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Classroom Assessment Techniques

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In its simplest form a structured interview is simply one person asking another person a series of questions about a carefully selected concept/topic or asking her to perform a task. Any materials to be used (props, problems, etc.), many of the questions to be asked, and some responses from the interviewer to expected statements or actions of the interviewee are carefully planned in advance. Importantly, however, the interviewer is free to ask additional questions that focus on issues arising during the course of the interview. It is this freedom to follow the interviewee, to ask for clarifications, and to focus on errors, misconceptions, and gaps in knowledge, that makes the interview so much more fruitful than more traditional methods of assessment.

During a structured interview, the instructor uses a set of questions, called "probes" (and sometimes selected photographs or other props) designed in advance of the interview to elicit a portrait of the learner's understanding about a specific concept/topic (e.g., evolution; molecular/kinetic theory; plate tectonics; binary stars; Newton's laws). The student may be asked to use her own words to explain a concept (e.g., "What is natural selection?") but is typically required to go beyond simple recognition of a concept to construct a detailed personal explanation. Typically the student is also asked to use that concept to solve a problem or other application task (e.g., "Explain why cave fish have no color"). Valuable information is often obtained not only from listening to what the interviewee says, but also from observing what she does, including facial expressions and other body language.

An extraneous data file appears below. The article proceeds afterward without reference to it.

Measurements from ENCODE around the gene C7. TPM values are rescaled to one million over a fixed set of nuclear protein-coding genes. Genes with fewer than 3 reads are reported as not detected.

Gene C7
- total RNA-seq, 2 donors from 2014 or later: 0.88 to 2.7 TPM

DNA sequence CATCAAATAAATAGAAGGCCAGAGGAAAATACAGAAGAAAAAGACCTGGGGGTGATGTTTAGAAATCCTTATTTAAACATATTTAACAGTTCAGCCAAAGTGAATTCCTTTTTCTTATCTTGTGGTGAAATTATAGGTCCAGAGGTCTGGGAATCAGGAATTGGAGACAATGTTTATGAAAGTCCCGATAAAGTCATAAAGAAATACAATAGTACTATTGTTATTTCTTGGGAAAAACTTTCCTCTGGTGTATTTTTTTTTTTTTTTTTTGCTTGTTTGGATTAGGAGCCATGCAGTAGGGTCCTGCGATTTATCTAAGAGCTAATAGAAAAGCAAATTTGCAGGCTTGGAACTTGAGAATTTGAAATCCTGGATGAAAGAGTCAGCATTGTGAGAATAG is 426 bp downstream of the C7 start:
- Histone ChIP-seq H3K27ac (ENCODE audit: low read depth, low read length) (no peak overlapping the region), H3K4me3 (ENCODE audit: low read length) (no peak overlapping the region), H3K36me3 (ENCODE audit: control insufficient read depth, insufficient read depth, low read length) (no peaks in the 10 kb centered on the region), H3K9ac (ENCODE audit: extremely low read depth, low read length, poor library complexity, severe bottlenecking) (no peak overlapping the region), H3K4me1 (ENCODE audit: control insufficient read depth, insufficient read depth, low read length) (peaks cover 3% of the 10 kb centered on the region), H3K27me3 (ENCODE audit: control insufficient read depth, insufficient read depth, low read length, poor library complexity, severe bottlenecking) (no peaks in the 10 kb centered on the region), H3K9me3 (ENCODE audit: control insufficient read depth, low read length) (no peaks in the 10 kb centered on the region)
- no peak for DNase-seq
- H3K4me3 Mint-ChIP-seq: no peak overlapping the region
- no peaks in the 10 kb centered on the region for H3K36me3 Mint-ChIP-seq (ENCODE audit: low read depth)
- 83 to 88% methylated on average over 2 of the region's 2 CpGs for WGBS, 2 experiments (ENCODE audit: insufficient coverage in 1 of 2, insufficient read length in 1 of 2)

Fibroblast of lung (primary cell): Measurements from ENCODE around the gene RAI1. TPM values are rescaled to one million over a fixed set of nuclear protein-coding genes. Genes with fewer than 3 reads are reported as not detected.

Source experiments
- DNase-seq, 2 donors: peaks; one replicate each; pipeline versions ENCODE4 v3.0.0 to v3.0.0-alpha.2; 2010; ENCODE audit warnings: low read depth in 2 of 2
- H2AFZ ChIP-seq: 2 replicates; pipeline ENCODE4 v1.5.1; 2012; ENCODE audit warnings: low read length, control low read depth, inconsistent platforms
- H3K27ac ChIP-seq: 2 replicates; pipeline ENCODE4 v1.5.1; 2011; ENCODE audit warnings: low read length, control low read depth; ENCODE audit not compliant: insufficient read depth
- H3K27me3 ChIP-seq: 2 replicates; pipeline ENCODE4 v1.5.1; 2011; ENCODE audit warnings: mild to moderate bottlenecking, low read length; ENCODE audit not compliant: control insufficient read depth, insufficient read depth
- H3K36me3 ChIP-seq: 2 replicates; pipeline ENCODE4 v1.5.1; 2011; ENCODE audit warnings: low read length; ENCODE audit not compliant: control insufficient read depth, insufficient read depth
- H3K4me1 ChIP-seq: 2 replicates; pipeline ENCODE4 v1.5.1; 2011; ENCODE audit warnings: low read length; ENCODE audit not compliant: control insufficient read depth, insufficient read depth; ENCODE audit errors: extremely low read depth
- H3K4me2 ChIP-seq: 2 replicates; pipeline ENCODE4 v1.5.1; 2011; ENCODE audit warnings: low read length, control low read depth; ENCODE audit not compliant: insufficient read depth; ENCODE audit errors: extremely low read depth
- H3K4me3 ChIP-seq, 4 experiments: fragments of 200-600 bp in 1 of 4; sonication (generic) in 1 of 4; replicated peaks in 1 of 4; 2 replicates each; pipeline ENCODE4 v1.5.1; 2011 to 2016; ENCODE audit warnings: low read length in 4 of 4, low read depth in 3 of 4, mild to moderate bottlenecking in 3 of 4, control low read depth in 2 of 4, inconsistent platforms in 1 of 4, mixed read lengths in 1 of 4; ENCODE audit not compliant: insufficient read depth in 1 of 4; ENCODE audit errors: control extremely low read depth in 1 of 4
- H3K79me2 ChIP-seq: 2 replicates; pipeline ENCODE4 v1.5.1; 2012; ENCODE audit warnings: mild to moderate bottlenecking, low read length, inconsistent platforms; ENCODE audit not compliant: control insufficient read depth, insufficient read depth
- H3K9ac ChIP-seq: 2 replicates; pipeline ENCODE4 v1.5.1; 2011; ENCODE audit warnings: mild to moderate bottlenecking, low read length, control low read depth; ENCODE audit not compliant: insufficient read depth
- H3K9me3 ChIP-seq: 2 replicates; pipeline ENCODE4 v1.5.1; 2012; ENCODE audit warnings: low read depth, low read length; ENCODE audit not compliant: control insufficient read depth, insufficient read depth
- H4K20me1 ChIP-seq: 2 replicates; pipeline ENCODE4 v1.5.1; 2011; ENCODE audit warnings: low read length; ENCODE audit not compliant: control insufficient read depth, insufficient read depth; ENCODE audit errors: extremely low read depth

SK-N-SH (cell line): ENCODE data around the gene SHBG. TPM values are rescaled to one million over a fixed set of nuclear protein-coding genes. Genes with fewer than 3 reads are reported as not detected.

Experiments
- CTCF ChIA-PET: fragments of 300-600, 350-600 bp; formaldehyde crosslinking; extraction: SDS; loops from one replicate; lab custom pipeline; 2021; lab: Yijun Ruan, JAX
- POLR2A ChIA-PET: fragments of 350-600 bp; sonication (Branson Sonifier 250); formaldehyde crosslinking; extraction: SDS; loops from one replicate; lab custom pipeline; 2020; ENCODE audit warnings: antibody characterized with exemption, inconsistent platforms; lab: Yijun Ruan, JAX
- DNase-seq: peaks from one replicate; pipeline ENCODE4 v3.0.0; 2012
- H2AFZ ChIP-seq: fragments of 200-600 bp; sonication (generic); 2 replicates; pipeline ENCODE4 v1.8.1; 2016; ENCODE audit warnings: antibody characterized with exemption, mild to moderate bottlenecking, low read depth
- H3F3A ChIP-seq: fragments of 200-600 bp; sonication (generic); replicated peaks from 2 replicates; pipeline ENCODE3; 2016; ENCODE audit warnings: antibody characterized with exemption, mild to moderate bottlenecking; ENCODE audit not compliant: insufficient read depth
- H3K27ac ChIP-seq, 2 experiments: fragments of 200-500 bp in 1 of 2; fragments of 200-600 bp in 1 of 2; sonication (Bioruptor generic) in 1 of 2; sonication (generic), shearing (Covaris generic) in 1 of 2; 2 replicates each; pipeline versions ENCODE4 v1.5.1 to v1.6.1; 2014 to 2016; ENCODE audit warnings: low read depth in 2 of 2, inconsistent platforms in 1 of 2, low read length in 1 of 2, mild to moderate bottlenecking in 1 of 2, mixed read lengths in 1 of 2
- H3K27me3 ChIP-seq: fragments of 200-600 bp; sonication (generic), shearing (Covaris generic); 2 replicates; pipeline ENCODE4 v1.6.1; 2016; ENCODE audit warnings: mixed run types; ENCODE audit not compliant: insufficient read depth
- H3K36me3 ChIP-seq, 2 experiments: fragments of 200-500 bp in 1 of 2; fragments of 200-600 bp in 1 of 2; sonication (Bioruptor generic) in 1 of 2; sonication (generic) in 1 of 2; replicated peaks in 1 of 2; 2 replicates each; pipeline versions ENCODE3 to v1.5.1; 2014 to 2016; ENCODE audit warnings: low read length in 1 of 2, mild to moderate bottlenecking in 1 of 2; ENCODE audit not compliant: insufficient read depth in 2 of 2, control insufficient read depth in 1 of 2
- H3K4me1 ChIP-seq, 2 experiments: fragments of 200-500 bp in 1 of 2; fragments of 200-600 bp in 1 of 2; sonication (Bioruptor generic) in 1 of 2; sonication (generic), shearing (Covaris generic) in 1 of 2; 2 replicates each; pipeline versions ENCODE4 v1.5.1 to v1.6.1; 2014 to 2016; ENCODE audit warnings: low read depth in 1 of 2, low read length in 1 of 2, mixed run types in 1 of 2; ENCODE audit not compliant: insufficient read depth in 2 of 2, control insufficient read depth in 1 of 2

Assessment Purposes
Structured interviews may serve many functions, among them:

It is also important to note that the goal of the interview is to describe how a student understands a scientific concept or phenomenon, and not simply to provide a measurement of the degree to which this understanding approximates the scientific explanation. Thus, interviews are typically used to provide the instructor with insight about students' understandings in order to refine and target instruction ("formative assessment") rather than to evaluate the knowledge of individual students for purposes of assigning a grade ("summative assessment").

Structured interviews are used to describe individual student's understandings of a specific scientific concept or closely related groups of concepts. It is important to note, however, that the degree of understanding to be assessed will differ depending on the type of interview probe used. Can the student recognize the concept? Generate an example? Apply the concept? Use the concept to predict phenomena or solve problems? Different kinds of structured interviews measure different degrees of understanding.

Structured interviews are used to describe individual student's understandings, and are best conducted individually with students; thus time is a major inhibiting factor in using structured interviews to inform teaching. To prevent this issue from being prohibitive, selective sampling of a broad range of students in a classroom may be employed to make the technique more practical, yet still provide a portrait of how different students in a class are engaging with course material.

A second limitation of structured interviews lies in the extreme content specificity of students' thinking. For instance, when dealing with biological knowledge, the type of organism included in an interview prompt has been shown to radically change the nature of a student's response. Thus, if an instructor would like to probe a student's reasoning pattern about a specific process (e.g., the change of coat color in response to environmental cues) the nature of the exemplar (eg. the organism) included in the probe must be taken into account (Tamir & Zohar, 1992). Similar specificity may be expected in virtually all scientific disciplines.

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